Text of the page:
New York bans Airbnb, will Australia follow suit?

NEW York's Governor has signed off on new laws which introduce hefty fines aimed at Airbnb operators in the Big Apple.

The news comes as the company reportedly ramps up a campaign in Australia aimed at securing Federal Government intervention to prevent such laws being introduced here.

In Australia while the ride-sharing app Uber has attracted plenty of attention and caused widespread debate Airbnb has flown largely under the radar. 

However, in July last year Business Insider reported the company was hiring lobbyists in an effort to secure federal government intervention to get a single set of nation wide laws that regulate the short term stay sector.

"In some places, hosts have contacted their local council and were unable to receive clear and consistent guidance on whether or not hosting is a permissible activity, suggesting that councils themselves are confused," an Airbnb spokesman told Insider.

Queensland was cited as one of the better states for people to set up short-stay accommodation using the online share economy, while NSW where some operators have been threatened with million dollar fines, was said to be less friendly. 

However much like the taxi-Uber debate the new development has left some players unhappy.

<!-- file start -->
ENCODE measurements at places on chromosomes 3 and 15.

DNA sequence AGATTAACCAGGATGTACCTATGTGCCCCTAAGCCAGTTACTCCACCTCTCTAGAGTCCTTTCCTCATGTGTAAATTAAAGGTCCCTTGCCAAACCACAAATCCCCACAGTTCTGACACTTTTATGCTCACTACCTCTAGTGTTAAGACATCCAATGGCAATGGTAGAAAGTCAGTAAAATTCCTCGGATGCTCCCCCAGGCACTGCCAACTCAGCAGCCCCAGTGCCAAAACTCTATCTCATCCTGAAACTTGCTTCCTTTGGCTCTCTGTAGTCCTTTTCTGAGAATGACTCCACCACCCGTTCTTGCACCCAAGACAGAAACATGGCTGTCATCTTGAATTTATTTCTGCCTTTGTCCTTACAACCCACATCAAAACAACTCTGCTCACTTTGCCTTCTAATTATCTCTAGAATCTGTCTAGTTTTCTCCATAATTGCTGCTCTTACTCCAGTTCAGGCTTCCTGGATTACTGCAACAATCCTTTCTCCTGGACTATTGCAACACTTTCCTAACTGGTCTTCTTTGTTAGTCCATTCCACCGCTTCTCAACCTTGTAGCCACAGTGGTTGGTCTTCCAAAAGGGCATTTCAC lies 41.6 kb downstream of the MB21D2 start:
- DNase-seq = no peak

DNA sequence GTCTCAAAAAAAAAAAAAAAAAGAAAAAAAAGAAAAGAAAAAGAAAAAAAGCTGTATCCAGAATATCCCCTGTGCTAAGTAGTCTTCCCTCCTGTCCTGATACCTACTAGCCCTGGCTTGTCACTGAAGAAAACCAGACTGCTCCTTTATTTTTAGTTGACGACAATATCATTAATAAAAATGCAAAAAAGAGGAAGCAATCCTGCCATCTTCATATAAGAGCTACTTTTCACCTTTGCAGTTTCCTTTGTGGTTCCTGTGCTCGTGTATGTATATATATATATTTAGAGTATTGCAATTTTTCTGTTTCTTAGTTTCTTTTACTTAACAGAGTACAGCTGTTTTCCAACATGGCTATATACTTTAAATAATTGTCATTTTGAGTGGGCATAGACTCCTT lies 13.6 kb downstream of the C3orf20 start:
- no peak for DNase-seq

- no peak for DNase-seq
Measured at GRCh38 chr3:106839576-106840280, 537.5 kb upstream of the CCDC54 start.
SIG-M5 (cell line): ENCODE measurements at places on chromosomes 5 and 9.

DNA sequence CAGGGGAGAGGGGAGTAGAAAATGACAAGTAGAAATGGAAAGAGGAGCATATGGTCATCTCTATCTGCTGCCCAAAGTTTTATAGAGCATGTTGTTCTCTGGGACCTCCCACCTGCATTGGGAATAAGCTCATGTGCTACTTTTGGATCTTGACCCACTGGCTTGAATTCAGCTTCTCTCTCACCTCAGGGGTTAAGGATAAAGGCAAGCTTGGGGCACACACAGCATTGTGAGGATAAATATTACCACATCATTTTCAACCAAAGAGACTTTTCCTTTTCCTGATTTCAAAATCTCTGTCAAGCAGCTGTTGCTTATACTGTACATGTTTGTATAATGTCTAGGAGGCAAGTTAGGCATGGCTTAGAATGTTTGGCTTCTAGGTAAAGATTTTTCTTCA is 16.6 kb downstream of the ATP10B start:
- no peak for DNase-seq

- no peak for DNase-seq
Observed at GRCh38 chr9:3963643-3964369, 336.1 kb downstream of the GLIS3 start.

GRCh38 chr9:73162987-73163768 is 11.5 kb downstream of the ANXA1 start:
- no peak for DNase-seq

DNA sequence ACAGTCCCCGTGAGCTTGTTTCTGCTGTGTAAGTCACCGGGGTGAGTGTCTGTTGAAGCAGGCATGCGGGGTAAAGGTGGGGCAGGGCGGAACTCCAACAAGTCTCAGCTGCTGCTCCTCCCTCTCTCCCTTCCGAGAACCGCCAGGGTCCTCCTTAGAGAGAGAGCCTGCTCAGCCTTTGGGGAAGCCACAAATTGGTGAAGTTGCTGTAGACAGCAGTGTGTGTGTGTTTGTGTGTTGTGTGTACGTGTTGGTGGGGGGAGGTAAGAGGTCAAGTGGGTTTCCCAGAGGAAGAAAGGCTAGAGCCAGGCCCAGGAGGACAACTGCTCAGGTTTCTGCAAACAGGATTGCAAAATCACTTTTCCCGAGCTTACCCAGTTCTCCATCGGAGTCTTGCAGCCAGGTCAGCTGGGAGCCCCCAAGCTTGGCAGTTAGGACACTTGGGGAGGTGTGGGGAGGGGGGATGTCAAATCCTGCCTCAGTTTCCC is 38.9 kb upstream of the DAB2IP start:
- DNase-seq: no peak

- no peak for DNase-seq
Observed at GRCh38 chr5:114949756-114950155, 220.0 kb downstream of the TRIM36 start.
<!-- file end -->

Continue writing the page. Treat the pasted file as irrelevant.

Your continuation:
In a submission to the Federal Government ahead of the 2016-17 Federal Budget Tourism Accommodation Australia argued that the unregulated accommodation sector was robbing taxpayers. 

"The impact of unregulated accommodation on Australian government budgets is likely to be threefold," CEO Carol Giuseppi wrote in the submission. 

"First, through the suspected tax avoidance associated with the lack of transparency around operators of unregulated short-term accommodation.

"Secondly due to the different tax treatment that applies to short-term accommodation provided via residential properties.

"Thirdly, as a consequence of the competitive interests impact on the traditional, tax-paying hotel sector. 

"Tourism Accommodation Australia noted that New York City's Independent Budget Office found that Airbnb rentals are to blame for a recent decrease in tax receipts paid by hotels."

It's that impact along with widespread complaints that Airbnb exacerbates issues relating to a lack of affordable housing that prompted the New York State Governor Andrew Cuomo to act, Buzzfeed reports. 

The laws introduced there ban homeowners from letting out a property for more than 30 days if they are not present and put in place "fees' of up to $7500 if the regulation is breached. 

There are presently more than 300 properties available for rent on Airbnb on the Sunshine Coast, 114 in Toowoomba, 167 in Ipswich, 66 in Mackay, 29 in Gladstone, 27 in Bundaberg, 27 in Gympie, more than 300 on the Fraser Coast, 58 in Lismore and 25 in Grafton. 

One foreseeable issue for local councils is that in many cases hotel operators pay additional infrastructure charges and approval fees when they file development applications.

However, the company may be able to rely on support from one very influential Australian - PM Malcolm Turnbull.

Mr Turnbull praised the app when he was Communications Minister saying: ""added more than 10,000 rooms to Sydney's holiday rental market, without a single brick being laid and planning permit being approved," Mashable reports. 

"In seven years, Airbnb has added more than one million rooms globally compared to the century-old Hilton chain's 700,000 hotel rooms."

Airbnb has been contacted for comment, as has the Prime Minister's office. 



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